LeRoi S. Hicks, M.D., M.P.H., John Z. Ayanian, M.D., M.P.P., E. John Orav, Ph.D.
L. S. Hicks, J. Z. Ayanian, E. J. Orav et al., Is Hospital Service Associated with Racial and Ethnic Disparities in Experiences with Hospital Care?, American Journal of Medicine, May 2005 118(5):52935
In the study of racial and ethnic disparities in health care, many researchers have focused on the relationships between individual doctors and patients, documenting differences in patients' satisfaction and health outcomes in various outpatient settings. But how do patients—particularly black and Latino patients—fare in hospital settings?
In a study of patient survey results and hospital administrative data, Commonwealth Fund–supported researchers led by LeRoi S. Hicks, M.D., M.P.H., of Brigham and Women's Hospital and Harvard Medical School, found significant differences in the degree to which white and minority patients reported problems with the care they received in the hospital. Most striking were the much lower shares of black and Latino patients who said hospital staff treated their preferences with respect. These findings and others are discussed in "Is Hospital Service Associated with Racial and Ethnic Disparities in Experiences with Hospital Care?" (American Journal of Medicine, May 2005).
The researchers analyzed survey and hospital administrative data on 2,664 adult patients from an urban teaching hospital for 1998–99, focusing on dimensions of care like respect for patient preferences, coordination of care, information and education, and physical comfort. Survey respondents indicated whether they had experienced problems with their hospital stay relating to these dimensions. Those with problem scores in the highest quintile were classified as having "more problems."
Results were adjusted for patients' sex, age, self-reported health status, insurance status, income, route of hospital admission, and hospital service and were stratified by type of hospital service—medical, surgical, or obstetrical.
Black and Latino Patients Report More Problems with Care
The researchers found that black and Latino patients (27% and 29%, respectively) reported more problems with the hospital respecting their preferences compared with white patients (17%).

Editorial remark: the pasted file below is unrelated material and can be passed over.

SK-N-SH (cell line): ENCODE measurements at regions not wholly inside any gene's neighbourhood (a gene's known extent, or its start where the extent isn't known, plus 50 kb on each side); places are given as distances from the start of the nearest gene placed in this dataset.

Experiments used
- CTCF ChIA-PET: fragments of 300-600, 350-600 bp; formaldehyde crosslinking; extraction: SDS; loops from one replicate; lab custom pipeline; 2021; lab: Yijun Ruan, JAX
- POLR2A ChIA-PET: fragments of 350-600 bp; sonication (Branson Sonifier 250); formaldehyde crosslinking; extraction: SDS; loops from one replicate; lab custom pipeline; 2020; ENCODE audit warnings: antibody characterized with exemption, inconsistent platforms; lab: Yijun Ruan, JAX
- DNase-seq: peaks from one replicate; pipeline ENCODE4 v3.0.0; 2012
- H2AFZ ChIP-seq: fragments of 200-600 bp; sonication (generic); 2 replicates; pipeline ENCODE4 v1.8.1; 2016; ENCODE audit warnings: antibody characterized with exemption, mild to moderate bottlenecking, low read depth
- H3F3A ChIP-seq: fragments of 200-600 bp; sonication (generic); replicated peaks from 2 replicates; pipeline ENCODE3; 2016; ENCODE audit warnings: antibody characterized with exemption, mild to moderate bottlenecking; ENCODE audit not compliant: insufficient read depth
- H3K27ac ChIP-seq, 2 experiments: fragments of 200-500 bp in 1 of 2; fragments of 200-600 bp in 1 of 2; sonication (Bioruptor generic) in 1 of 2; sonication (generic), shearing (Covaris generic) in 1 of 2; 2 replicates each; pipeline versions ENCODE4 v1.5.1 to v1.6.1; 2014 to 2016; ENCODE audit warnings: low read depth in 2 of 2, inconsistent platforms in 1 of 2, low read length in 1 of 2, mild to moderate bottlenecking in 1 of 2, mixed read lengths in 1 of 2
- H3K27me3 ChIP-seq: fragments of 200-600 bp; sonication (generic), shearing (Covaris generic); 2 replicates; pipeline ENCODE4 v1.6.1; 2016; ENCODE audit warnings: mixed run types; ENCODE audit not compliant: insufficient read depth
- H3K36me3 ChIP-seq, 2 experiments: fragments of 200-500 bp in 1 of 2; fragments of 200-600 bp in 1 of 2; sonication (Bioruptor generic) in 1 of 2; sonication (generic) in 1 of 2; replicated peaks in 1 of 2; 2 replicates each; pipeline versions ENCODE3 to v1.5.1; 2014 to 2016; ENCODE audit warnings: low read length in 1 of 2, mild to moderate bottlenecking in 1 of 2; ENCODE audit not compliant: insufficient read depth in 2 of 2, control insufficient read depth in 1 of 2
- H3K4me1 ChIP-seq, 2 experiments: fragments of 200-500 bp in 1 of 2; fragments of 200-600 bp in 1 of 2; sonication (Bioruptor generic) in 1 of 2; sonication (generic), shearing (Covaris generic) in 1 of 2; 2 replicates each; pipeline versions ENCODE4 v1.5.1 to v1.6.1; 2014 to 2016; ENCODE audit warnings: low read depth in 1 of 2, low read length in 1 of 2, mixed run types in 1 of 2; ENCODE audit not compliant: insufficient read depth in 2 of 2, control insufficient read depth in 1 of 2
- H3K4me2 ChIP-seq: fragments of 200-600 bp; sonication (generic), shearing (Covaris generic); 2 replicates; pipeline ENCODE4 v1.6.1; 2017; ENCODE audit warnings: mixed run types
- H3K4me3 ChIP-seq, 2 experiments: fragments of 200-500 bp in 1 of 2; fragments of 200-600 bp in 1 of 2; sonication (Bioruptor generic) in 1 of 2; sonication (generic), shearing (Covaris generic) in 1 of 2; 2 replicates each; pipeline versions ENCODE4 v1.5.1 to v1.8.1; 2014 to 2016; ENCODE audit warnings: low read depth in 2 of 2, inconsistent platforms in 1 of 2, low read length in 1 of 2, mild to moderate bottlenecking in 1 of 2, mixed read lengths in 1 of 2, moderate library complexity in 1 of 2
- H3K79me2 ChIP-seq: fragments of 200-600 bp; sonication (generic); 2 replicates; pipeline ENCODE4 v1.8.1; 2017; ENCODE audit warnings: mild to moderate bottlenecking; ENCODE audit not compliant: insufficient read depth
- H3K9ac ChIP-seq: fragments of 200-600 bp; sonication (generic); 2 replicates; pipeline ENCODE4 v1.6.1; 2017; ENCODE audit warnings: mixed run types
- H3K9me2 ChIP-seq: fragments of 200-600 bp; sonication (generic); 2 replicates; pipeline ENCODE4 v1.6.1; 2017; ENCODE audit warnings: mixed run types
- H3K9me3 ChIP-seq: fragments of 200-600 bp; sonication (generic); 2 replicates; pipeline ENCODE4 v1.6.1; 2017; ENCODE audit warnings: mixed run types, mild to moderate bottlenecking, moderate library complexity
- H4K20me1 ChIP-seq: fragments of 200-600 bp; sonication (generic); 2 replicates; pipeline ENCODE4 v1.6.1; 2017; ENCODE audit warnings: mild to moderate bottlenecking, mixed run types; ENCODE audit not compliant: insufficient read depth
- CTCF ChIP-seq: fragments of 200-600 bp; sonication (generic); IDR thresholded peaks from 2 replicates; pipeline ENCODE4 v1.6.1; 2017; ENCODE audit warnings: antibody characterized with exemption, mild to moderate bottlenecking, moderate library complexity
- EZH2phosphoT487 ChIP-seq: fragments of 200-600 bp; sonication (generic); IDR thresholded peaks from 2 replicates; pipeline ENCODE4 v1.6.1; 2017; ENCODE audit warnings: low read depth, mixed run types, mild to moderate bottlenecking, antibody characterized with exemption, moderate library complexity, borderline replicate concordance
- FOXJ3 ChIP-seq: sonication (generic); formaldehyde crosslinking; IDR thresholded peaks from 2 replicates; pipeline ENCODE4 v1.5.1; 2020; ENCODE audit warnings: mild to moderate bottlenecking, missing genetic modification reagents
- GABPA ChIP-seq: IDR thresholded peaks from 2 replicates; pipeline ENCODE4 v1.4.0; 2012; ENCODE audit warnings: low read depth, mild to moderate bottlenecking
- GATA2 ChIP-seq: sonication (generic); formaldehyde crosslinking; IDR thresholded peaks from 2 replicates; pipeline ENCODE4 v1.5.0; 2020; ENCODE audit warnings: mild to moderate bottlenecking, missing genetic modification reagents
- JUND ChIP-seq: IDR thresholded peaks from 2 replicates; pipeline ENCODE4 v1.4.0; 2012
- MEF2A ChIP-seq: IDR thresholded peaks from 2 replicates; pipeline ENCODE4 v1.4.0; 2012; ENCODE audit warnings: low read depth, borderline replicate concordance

Specifically, among patients discharged after surgical services, 27 percent of black patients and 32 percent of Latino patients cited problems with the hospital respecting their preferences, compared with 17 percent of whites. Among patients discharged after obstetrical services, 21 percent of blacks and 32 percent of Latinos reported such problems, compared with 10 percent of whites. Patient experiences did not differ significantly by race among patients discharged after receiving medical services.
While the researchers did initially observe differences in other dimensions of patient experience—information and education, physical comfort, and emotional support—they found that these variations could be explained by adjusting for demographic characteristics that have been shown to influence patient satisfaction.
Implications and Future Study
The study found significant racial and ethnic differences in patients' problems with inpatient care. However, the results varied by type of hospital service; differences were more profound among surgical and obstetrical patients. These findings are consistent with earlier studies that have documented racial and ethnic differences in satisfaction with provider communication and management of care.
Differences in patients' perceptions of providers' respect for their preferences may contribute to disparities in the use of medical procedures. This is particularly important, the researchers say, as it relates to patients' willingness to consider potentially life-sustaining therapies.
Further research is needed to characterize the links between hospital care, patient preferences, and race and ethnicity. "Our findings suggest physicians and hospital staff should strive to understand and address the expectations of black and Latino patients, particularly those who are hospitalized for surgical or obstetrical care," the authors conclude.